“I mean, there’s three completely different phases to the Banshees; the first two albums where we were really a solid group, where everybody had their say and it was like a real iron fist.  Then there was ‘Kaleidoscope’, which isn’t too dissimilar from what we’ve just done, the way me and Sioux dictated everything that was going and slowly it all came together though we still didn’t have much of an idea except for the Banshees past to work on.  And then we got back into another group, although we tried to keep the elements we’d learned from being a duo.

“When it got to the stage where it was looking as though everybody – including the people in the group – wanted it to be a group per se, that’s when we had to throw it apart again.  ‘Dreamhouse’ came out of that wanting to just like… BANG!”

The trap is, of course, that in ensuring your own working environment remains vibrant, it doesn’t necessarily follow that what you produce will be valid to anybody else.  Just because Robert Smith plays a lot more keyboards than guitar on The Glove album doesn’t necessarily mean the album’s any good.  Severin is acutely aware of the problem.

“The idea that The Glove could get away with anything vanished very quickly because it became a real responsibility to get it to sound not indulgent.  I think what I wanted was for it to have more of a specific personality than, say, the Banshees or The Cure.  I mean, the Banshees have a set, almost concrete image that, no matter what we do, we’re kind of stuck with on a very superficial daily paper ‘ice-queen and doom and gloom’ level.

“I think we’ve nearly got to an idea of what me and Robert are like as people, our relationship.  It goes back to what Sioux and Budgie said about The Creatures, about how, when you’ve got four people and an original idea, it’s almost inevitable that the idea is gonna get altered, not necessarily distilled, but definitely altered by presenting it to a bunch of people who have very strong ideas about what they want to play.  So…. things like ‘Blues In Drag’ is the kind of thing I’m most pleased about because, if the Banshees had approached that from the beginning, it wouldn’t have ended up like that.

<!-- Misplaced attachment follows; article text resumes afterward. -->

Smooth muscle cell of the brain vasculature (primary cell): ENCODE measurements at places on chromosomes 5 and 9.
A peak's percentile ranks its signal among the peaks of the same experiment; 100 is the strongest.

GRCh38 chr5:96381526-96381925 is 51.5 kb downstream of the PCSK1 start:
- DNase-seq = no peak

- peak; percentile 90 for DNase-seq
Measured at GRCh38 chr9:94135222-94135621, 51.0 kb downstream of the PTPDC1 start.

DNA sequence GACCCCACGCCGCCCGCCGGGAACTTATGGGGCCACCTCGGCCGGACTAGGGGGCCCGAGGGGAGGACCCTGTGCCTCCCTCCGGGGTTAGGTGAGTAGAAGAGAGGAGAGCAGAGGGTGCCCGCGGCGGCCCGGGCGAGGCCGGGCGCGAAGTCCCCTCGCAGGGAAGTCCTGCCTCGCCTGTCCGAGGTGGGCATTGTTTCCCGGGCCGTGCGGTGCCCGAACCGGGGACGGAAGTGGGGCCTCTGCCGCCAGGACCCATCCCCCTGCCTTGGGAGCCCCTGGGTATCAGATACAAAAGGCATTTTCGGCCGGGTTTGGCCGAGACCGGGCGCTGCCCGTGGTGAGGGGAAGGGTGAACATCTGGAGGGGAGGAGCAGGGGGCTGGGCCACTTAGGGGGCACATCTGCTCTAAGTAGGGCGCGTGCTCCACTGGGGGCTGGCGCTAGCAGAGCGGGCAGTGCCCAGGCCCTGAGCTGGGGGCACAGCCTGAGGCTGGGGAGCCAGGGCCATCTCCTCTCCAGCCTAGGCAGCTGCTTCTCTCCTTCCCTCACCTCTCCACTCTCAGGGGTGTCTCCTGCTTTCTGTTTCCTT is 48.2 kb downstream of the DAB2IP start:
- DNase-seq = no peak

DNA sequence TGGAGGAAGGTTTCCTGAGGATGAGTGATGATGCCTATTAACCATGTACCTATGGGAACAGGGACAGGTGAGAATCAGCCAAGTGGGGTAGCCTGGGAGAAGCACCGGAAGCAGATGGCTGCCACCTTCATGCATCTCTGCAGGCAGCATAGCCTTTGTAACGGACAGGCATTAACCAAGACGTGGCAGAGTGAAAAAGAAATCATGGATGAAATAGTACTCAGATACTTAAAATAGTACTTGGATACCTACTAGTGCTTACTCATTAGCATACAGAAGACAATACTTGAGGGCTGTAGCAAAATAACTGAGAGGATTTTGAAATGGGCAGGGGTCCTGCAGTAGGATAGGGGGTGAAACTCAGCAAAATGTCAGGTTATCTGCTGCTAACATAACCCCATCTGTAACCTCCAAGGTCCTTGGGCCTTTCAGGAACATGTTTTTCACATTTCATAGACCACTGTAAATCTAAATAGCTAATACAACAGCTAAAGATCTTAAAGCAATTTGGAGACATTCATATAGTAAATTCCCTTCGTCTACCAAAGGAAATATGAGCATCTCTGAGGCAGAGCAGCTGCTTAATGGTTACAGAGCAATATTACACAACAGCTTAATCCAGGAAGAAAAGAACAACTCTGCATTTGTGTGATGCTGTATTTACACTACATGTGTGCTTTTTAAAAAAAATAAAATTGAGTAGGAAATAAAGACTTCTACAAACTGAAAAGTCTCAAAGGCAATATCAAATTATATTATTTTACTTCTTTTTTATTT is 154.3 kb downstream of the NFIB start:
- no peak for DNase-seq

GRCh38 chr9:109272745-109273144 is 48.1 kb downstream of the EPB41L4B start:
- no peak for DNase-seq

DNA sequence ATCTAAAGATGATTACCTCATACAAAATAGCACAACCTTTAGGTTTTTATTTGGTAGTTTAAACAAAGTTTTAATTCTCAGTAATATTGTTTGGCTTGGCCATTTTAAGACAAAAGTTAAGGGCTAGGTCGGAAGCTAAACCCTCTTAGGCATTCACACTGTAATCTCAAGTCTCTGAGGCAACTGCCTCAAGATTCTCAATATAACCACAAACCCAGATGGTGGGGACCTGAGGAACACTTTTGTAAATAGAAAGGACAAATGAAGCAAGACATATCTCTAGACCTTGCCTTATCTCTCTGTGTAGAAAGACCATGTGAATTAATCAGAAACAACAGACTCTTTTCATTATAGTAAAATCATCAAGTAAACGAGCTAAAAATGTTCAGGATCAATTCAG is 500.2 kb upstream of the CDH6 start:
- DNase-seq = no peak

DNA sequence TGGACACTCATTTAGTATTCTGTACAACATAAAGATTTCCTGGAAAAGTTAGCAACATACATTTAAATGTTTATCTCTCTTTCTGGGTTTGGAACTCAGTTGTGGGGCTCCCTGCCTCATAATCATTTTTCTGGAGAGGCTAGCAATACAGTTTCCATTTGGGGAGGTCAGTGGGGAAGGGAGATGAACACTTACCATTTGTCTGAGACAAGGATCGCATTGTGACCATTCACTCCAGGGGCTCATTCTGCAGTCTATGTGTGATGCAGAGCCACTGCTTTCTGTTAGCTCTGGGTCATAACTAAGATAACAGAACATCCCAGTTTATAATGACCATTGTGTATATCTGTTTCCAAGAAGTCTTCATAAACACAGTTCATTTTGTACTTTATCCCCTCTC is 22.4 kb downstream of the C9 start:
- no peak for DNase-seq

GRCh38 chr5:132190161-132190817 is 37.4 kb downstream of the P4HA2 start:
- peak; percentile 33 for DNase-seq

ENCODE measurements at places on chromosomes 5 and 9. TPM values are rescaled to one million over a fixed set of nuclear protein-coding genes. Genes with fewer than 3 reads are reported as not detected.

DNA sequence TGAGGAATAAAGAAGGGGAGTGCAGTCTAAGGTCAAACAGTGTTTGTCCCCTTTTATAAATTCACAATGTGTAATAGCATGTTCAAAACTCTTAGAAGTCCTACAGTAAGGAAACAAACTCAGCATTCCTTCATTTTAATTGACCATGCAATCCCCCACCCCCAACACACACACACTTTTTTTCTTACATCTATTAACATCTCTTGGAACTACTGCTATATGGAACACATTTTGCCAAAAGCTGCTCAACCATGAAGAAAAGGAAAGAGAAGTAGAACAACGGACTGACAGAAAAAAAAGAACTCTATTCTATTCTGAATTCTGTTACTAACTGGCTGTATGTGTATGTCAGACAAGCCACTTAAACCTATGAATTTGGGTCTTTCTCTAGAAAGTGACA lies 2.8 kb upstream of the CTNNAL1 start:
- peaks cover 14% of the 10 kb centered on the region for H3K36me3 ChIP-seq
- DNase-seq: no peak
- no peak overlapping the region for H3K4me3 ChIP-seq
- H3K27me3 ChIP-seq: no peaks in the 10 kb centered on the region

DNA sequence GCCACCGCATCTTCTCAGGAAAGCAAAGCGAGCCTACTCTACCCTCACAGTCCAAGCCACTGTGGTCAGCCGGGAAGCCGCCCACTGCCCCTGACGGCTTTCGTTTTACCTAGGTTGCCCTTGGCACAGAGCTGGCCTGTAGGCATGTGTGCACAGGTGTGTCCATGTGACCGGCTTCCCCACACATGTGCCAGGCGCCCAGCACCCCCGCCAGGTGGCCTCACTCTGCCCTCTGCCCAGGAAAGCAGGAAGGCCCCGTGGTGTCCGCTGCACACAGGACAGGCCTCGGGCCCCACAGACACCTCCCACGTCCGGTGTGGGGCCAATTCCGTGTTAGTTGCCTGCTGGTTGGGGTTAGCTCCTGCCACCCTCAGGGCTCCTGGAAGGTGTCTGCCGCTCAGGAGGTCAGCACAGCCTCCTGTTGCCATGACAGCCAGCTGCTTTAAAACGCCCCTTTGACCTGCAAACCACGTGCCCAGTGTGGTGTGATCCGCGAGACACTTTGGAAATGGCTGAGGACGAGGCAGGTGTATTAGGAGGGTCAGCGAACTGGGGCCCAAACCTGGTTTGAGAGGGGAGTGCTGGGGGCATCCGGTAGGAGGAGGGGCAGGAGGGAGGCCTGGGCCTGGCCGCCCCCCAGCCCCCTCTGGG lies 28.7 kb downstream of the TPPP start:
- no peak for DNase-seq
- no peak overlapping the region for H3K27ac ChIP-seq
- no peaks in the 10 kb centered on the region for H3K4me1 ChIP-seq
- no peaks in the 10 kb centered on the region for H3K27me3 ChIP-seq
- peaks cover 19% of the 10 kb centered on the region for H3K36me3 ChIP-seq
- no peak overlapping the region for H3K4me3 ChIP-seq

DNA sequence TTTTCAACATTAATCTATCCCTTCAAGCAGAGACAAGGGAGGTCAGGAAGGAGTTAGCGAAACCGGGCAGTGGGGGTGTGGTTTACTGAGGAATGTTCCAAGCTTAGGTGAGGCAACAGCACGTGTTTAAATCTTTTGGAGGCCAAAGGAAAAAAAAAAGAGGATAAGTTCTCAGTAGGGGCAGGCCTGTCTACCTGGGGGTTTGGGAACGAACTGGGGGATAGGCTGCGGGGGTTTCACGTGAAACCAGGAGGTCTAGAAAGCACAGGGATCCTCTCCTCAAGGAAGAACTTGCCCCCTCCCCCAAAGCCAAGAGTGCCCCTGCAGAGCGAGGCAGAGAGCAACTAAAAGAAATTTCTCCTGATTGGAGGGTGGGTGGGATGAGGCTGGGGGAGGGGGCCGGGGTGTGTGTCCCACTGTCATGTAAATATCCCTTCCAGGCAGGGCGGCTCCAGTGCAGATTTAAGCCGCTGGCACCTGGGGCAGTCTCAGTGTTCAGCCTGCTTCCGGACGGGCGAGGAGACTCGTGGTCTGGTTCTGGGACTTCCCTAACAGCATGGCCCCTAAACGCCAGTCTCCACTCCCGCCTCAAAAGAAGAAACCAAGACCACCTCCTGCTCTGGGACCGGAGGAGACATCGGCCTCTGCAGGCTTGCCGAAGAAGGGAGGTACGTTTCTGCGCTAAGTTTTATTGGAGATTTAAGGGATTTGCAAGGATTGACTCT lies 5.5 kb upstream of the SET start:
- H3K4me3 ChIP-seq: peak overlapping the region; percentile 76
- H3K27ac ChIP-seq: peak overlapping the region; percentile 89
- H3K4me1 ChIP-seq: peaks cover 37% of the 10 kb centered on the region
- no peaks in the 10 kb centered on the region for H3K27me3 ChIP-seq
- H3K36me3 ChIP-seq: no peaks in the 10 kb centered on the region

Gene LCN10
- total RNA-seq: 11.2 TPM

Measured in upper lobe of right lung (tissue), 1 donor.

“I just wanted to do something a bit… softer, a bit more… introverted, probably.  That’s what I wanted to achieve: the kind of things that are exclusive to our friendship because it’s completely different to the two groups.  Whether we’ve achieved that I don’t know but, without prompting, everybody I’ve played this to has almost immediately said it sounds really fresh and added to that by saying that everything else that’s coming now is really horrible.

“I just think that, last year, something like ‘Fireworks’ being in the charts was unusual and this year, when a Banshees single gets in the charts it’ll be even more unusual because the climate’s just horrific!”

“Chartwise, so much of it is down to melody,” Smith intrudes, “although… I know that’s hard to believe, looking at the charts at the moment.  All you need is a song that you can sing, a song that you can remember.  You find yourself humming most of The Glove songs but, at the same time, they’re not pop songs.  I like that about it.  It’s the same with the Banshees singles that have got in the charts, they’ve always had melody, but they haven’t had melody like anything else in the charts – they’re rarities.  There’s few people who can still do that… so few in fact, it’s unbelievable.”